Yes, Apple now has a super-huge iPhone Xs Max and a flashy iPhone Xs. But this year Cupertino has also introduced a big iPhone for those who prefer to keep their smartphone purchases under a grand. It's called the iPhone Xr, and while it may not be as flashy as its newly announced cousins, it might wind up the most popular.
The iPhone Xr keeps the same form factor—hello, notch—that last year's iPhone X introduced, but bulks the display up to a 6.1-inch diagonal. But while the screen size exceeds that of the iPhone 8 Plus, losing the home button means it fits in a smaller form factor. It's the middle child, size-wise, of the 2018 iPhone family. The Xs will keep last year's the 5.8-inch screen size, and the Xs Max offers an aggressive 6.5-inch display. But the Xr's most notable feature for many will be its price: Apple will offer it starting at $749, a good $250 less than the Xs entry point.
That (relative) affordability comes from skipping out on a few, but not all, of the upgrades found in this year's more expensive models. Where the Xs and Xs Max have glossy OLED displays, the Xr sticks with LCD. Apple calls the display tech "Liquid Retina," with 326 pixels per inch—1.4 million pixels in all. That lags the more densely packed iPhone Xs and Xs Max, but should still look smooth to the naked eye. It also supports the True Tone technology that Apple introduced in 2016, which is a fancy way of saying it has solid color accuracy, bright whites, and inky blacks. And it supports tap-to-wake, for when you want your knuckles to do the talking. It lacks, though, 3D Touch, the layer of iOS interaction in which how firmly you press the display dictates actions. Chances are, you won't miss it.
The iPhone Xr opts for a single camera, rather than dual lenses, but at least you're still getting the same 12-megapixel sensor as the top-tier iPhone models. It also benefits from all of the software-based improvements that Apple introduced this year, including the ability to adjust depth of field after the photo has been taken. Apple appears not to have skimped on the front-facing camera technology; it has the same True Depth system, which means the iPhone Xr supports Face ID.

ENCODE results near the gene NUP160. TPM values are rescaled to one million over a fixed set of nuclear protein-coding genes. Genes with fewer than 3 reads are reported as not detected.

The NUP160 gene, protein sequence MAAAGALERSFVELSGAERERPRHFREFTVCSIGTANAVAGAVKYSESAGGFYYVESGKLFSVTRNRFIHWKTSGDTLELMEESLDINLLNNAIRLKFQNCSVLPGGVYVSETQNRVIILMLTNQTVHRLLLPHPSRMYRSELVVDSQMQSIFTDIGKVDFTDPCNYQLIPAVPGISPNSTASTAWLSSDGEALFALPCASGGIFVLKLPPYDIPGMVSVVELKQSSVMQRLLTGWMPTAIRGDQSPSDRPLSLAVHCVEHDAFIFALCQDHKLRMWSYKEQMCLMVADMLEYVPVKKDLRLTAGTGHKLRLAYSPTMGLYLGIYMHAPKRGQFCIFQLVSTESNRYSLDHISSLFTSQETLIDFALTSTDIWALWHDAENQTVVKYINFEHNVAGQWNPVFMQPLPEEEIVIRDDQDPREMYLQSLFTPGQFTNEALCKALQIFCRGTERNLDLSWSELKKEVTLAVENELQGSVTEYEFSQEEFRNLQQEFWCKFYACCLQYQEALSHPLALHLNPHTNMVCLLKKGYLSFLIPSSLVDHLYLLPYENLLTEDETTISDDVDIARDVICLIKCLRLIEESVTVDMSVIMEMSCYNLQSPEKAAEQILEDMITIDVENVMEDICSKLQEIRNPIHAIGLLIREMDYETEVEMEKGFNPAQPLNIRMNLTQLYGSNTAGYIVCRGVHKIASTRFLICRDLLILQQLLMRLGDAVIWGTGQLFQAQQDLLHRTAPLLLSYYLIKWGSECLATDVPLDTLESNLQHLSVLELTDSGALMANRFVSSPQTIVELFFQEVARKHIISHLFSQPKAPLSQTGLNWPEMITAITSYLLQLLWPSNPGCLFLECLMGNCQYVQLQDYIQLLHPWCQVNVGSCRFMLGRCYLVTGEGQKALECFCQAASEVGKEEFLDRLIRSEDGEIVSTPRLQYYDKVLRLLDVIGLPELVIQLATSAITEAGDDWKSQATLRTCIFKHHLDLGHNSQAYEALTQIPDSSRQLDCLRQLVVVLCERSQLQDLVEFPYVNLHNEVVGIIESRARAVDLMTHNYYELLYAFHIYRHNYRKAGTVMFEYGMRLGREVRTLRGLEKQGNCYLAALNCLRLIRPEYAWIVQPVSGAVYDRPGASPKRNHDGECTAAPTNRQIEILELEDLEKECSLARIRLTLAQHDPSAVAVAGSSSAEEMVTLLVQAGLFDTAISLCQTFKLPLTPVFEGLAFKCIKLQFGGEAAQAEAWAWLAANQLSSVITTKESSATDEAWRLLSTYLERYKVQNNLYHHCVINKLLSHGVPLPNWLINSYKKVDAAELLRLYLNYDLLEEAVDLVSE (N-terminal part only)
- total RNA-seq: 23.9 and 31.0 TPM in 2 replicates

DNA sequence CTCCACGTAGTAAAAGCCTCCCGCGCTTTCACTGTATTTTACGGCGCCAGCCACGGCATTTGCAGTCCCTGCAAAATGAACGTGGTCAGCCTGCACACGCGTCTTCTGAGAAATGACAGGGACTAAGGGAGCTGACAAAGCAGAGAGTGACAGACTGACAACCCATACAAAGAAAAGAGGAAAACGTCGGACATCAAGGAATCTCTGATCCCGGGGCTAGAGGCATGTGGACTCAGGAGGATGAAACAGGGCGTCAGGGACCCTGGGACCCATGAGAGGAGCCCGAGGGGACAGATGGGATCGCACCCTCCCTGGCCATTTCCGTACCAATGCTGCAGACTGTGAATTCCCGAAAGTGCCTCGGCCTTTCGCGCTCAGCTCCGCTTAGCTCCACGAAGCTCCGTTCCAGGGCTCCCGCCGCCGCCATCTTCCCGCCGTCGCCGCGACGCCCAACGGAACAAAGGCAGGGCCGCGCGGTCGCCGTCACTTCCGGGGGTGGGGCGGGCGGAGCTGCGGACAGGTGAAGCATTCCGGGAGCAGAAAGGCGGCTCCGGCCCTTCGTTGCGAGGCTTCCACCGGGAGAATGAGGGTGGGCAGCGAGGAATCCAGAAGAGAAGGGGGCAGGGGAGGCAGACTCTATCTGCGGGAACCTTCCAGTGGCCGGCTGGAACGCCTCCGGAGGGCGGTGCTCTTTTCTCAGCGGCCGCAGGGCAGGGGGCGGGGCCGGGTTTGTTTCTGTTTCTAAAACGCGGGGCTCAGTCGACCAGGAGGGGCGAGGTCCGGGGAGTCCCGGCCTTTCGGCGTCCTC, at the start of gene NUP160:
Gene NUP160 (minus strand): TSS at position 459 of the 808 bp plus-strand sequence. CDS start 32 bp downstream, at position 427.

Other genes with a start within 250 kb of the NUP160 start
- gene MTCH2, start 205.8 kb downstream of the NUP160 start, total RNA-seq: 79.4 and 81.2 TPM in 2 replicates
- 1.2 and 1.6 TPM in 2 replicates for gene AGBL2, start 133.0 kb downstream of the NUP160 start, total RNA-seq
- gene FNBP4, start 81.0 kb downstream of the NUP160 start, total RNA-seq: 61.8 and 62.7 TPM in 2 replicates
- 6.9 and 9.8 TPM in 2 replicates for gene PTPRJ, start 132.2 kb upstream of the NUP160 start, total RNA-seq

As for the case, it's made of "7000 series aerospace grade aluminum" rather than stainless steel. But what it lacks in polish it makes up for in liveliness: The iPhone Xr comes in white, black, blue, coral, yellow, and red. You can get it in 64GB, 128GB, or 256GB storage sizes; there's no 512GB option here, like you'll find on the Xs and Xs Max.
But otherwise, you're not really missing out on much. Perhaps most importantly, the iPhone Xr comes with the same A12 Bionic chip that graces its more expensive cousins, meaning you get the same computational might. And despite the smaller physical form, it can squeak out up to 90 minutes more battery life than the iPhone 8 Plus.
The iPhone Xr still isn't anywhere near as cheap as the slate of high-quality, affordable Android phones that have flooded the market in recent years, particularly from Chinese manufacturers like OnePlus and Huawei. But it's more helpful to compare, well, Apples to Apples. Sticking with iOS still isn't cheap by any stretch of the imagination, but you the iPhone Xr at least maintains a price floor that feels something close to reasonable.
One last quick note: Media reports have indicated that the Xr might be in limited supply at launch. At the very least, the availability has been pushed back; it goes on sale on October 19, and will ship a week later, in unknown quantity. So if you've got your eye on a iPhone that's not too big, not too small, comes in a rainbow of colors and won't cost four figures—at least, the base model won't—you might want to order soon.